Tap water is safe in most (though not all) US cities, though if you want the peace of mind that filtered water brings, this bottle can test for contamination and purify your water on the go.
The Ecomo bottle has a built-in water quality tester that can detect pollutants, including pesticides, dissolved minerals, petroleum products, and heavy metals like lead and mercury. To use the device, you shake the bottle to send water into the tester; the system is connected to an app on your phone, and sends test results via Bluetooth.
From there, you can read the water temperature and track the impurities in your water. The app will then give your water a quality rating out of 10.
The device cleans the water through a three-layered filter, which looks like a net inside the bottle. One layer of the filter is made of activated charcoal, which removes chlorine, pesticides, and petroleum — the things that can add a "chemical" smell or taste to the water. The second layer is made of an ion-exchange fiber that removes heavy metals, and the third — a nanofiber membrane — catches bacteria and microscopic protozoa that can cause stomach cramps and nausea.
To purify water, you fill the bottle and twist a wheel on the bottom to move the filter through the water. After that, the rating will change to reflect how well the water has been filtered.
The bottle could come in handy if you're on a hike and need to filter river water, or if you have a feeling your pipes need cleaning and want to make sure the tap water's potable. More importantly, it could also help those in water crises like the one in Flint find out whether their water contains lead.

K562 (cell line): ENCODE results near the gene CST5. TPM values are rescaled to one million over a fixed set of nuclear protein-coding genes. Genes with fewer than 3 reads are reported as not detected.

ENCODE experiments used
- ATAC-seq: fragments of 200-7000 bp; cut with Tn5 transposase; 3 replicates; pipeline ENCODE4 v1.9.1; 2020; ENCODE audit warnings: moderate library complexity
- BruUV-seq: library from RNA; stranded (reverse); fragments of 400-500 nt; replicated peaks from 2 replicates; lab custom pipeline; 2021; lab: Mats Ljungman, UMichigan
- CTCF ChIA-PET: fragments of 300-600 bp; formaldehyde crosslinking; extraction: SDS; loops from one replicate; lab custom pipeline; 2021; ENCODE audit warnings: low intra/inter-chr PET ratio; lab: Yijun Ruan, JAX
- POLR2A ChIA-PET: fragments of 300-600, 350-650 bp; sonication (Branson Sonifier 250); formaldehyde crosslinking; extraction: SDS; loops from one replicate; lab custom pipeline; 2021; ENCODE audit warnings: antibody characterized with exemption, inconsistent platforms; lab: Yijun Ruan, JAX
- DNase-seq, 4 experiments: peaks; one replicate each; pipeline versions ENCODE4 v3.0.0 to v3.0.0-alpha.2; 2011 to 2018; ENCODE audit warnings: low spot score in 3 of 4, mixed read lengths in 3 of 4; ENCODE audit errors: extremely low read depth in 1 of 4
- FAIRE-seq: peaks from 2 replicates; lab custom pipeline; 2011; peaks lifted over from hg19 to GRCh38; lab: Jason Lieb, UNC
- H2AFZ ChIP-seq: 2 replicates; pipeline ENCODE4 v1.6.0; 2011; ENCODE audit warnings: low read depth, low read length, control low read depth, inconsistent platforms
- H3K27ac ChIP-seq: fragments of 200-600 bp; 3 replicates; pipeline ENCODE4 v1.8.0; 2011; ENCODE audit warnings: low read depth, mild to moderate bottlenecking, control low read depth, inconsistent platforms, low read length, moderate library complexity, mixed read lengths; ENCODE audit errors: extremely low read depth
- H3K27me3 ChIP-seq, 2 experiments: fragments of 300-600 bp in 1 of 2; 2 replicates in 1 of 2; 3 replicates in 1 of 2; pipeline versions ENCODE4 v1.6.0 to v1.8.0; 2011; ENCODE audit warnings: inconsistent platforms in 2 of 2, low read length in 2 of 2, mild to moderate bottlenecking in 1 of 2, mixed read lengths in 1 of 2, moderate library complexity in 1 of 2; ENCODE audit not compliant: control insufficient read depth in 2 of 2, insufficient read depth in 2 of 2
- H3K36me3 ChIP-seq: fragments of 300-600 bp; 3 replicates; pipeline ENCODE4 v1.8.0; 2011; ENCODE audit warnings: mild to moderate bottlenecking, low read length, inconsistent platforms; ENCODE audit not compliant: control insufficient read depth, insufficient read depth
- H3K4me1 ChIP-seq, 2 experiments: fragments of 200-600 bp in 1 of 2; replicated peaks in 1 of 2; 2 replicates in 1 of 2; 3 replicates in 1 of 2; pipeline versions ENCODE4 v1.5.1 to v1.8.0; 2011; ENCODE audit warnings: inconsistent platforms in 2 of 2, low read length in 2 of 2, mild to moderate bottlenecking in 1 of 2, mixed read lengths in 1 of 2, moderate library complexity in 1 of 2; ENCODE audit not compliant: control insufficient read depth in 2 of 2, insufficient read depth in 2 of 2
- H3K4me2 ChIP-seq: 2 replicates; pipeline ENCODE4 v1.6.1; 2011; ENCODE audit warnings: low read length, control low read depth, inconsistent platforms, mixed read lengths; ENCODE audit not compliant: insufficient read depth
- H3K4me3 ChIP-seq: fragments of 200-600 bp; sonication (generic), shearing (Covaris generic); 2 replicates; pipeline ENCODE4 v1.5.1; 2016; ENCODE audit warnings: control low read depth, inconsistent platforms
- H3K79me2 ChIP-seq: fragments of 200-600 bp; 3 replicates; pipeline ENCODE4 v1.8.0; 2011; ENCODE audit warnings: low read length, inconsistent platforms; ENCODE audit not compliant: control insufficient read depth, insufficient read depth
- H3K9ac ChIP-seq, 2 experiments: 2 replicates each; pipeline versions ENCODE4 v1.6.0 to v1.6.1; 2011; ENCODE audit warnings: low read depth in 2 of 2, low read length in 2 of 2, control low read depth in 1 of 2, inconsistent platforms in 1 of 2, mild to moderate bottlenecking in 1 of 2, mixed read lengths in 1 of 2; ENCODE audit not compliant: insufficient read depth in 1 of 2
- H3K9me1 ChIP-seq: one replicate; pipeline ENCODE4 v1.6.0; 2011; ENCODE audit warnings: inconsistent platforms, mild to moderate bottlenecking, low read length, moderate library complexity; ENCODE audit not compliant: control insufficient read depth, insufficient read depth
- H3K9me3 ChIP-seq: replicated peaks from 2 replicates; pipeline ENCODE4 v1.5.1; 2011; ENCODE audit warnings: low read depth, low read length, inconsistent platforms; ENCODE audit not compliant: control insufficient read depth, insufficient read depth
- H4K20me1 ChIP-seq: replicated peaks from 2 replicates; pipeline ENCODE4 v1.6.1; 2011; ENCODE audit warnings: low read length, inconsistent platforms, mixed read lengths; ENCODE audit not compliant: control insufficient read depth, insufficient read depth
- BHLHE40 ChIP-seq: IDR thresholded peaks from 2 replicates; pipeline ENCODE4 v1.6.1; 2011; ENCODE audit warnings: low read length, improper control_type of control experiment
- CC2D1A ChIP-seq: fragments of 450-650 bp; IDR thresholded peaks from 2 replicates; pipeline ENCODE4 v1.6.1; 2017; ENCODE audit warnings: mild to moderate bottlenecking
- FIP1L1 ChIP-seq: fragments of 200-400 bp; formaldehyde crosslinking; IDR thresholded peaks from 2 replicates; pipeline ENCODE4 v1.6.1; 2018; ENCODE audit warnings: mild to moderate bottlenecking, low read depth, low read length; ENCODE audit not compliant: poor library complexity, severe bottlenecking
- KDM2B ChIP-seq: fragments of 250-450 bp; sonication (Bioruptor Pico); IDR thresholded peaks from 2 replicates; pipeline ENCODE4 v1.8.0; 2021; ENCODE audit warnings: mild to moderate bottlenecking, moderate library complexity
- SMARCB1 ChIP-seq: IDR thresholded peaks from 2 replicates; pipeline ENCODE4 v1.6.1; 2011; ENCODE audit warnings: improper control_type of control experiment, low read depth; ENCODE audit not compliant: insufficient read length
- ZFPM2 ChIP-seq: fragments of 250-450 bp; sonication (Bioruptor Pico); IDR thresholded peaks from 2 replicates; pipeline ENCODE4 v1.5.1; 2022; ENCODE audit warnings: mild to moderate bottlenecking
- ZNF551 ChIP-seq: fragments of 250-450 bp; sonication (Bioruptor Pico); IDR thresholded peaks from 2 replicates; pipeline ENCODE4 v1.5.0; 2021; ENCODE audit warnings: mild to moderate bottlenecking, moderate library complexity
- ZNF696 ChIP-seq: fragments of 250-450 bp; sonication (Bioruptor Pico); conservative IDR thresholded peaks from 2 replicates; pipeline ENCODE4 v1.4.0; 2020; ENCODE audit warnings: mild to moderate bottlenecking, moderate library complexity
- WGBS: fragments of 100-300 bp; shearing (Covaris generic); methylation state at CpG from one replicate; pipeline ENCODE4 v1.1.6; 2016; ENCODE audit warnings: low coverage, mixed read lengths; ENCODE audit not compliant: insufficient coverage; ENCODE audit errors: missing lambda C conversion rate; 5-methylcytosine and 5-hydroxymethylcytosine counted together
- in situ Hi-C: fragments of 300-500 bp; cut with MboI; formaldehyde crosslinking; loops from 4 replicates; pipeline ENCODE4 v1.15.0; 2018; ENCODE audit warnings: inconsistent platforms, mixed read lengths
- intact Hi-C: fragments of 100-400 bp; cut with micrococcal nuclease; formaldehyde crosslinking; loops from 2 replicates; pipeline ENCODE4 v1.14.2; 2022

The Ecomo has three parts. The first is the water-holding reservoir itself, which contains the net-like filter. A second layer below that is a removable, wearable device that's built into the bottle. It has a screen that can remind you to drink enough water (a feature that's been in more than a few smart bottles thus far). The third layer contains the quality monitor and the filter wheel, which also features an indicator that tracks the lifespan of your filter.
A Kickstarter fundraising campaign for the Ecomo is expected to launch October 5. The bottles will start at $129 each for early bird backers, and are expected to ship in March 2017.
For city dwellers who are confident in the quality of their water, the product might be a bit overkill — there are already Brita filter water bottles on the market, and many tiny particulates in your drinking water are actually safe.
But if you're worried about the purity of your water supply, you might appreciate the ability to make sure what you're drinking is safe.